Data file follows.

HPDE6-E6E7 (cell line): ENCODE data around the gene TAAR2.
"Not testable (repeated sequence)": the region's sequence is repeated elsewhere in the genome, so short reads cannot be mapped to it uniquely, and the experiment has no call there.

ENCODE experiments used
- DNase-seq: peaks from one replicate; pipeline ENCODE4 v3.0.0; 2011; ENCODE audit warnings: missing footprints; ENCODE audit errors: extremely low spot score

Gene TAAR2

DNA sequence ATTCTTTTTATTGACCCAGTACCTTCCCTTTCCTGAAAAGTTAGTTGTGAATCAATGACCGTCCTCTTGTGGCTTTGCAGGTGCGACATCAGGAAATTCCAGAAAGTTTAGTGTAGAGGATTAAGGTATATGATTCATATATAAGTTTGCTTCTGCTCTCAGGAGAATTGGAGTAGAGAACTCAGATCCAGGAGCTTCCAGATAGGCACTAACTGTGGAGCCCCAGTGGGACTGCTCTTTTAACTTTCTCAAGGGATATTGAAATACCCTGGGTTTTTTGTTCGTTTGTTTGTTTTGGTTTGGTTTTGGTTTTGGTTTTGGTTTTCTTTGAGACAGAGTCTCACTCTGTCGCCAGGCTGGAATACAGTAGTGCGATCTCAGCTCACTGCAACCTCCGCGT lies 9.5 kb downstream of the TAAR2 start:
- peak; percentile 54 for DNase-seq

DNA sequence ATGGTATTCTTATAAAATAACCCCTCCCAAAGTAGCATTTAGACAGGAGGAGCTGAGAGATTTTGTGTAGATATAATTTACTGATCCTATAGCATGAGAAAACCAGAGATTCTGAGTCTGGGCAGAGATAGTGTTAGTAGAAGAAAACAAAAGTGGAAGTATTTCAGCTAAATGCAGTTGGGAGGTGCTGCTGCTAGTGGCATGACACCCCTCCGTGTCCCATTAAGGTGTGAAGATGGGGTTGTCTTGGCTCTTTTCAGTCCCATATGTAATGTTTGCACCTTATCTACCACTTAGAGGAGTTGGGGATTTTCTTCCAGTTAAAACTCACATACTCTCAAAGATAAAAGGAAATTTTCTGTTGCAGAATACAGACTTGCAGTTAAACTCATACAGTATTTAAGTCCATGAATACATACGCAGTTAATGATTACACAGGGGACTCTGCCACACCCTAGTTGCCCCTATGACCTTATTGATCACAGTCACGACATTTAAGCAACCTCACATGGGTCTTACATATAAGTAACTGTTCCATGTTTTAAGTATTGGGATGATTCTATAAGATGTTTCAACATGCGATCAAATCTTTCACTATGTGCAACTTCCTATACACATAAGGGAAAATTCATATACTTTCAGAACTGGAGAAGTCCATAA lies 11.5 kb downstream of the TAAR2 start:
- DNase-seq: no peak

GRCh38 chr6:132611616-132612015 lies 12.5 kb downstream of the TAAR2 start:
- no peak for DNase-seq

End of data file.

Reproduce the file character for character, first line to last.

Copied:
HPDE6-E6E7 (cell line): ENCODE data around the gene TAAR2.
"Not testable (repeated sequence)": the region's sequence is repeated elsewhere in the genome, so short reads cannot be mapped to it uniquely, and the experiment has no call there.

ENCODE experiments used
- DNase-seq: peaks from one replicate; pipeline ENCODE4 v3.0.0; 2011; ENCODE audit warnings: missing footprints; ENCODE audit errors: extremely low spot score

Gene TAAR2

DNA sequence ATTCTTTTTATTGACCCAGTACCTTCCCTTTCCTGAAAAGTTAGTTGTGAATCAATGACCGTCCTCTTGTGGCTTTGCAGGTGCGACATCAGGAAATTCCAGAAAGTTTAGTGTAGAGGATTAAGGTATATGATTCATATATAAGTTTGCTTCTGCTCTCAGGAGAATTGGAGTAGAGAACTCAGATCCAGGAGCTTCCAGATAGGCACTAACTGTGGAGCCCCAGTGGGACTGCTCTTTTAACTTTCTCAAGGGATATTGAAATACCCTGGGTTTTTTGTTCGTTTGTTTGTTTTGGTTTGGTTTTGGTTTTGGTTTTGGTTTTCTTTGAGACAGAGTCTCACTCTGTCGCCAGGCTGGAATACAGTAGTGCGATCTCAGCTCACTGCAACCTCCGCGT lies 9.5 kb downstream of the TAAR2 start:
- peak; percentile 54 for DNase-seq

DNA sequence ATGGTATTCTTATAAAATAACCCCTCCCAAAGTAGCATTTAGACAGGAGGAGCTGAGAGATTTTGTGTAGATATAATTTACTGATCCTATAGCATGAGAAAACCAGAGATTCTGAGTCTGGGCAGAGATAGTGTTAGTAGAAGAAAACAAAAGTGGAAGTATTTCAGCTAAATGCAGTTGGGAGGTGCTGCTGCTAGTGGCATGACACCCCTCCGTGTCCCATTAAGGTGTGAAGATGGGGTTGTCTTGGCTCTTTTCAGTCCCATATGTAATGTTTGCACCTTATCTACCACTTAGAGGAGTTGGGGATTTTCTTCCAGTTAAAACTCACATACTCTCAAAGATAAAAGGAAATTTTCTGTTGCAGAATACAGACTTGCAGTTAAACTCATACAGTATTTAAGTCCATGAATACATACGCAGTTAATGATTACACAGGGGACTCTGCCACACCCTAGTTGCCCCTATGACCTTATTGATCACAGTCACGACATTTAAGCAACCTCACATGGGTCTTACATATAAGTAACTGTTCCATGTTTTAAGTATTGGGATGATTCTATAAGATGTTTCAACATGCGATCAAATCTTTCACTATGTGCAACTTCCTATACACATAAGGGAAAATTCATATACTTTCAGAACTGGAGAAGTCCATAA lies 11.5 kb downstream of the TAAR2 start:
- DNase-seq: no peak

GRCh38 chr6:132611616-132612015 lies 12.5 kb downstream of the TAAR2 start:
- no peak for DNase-seq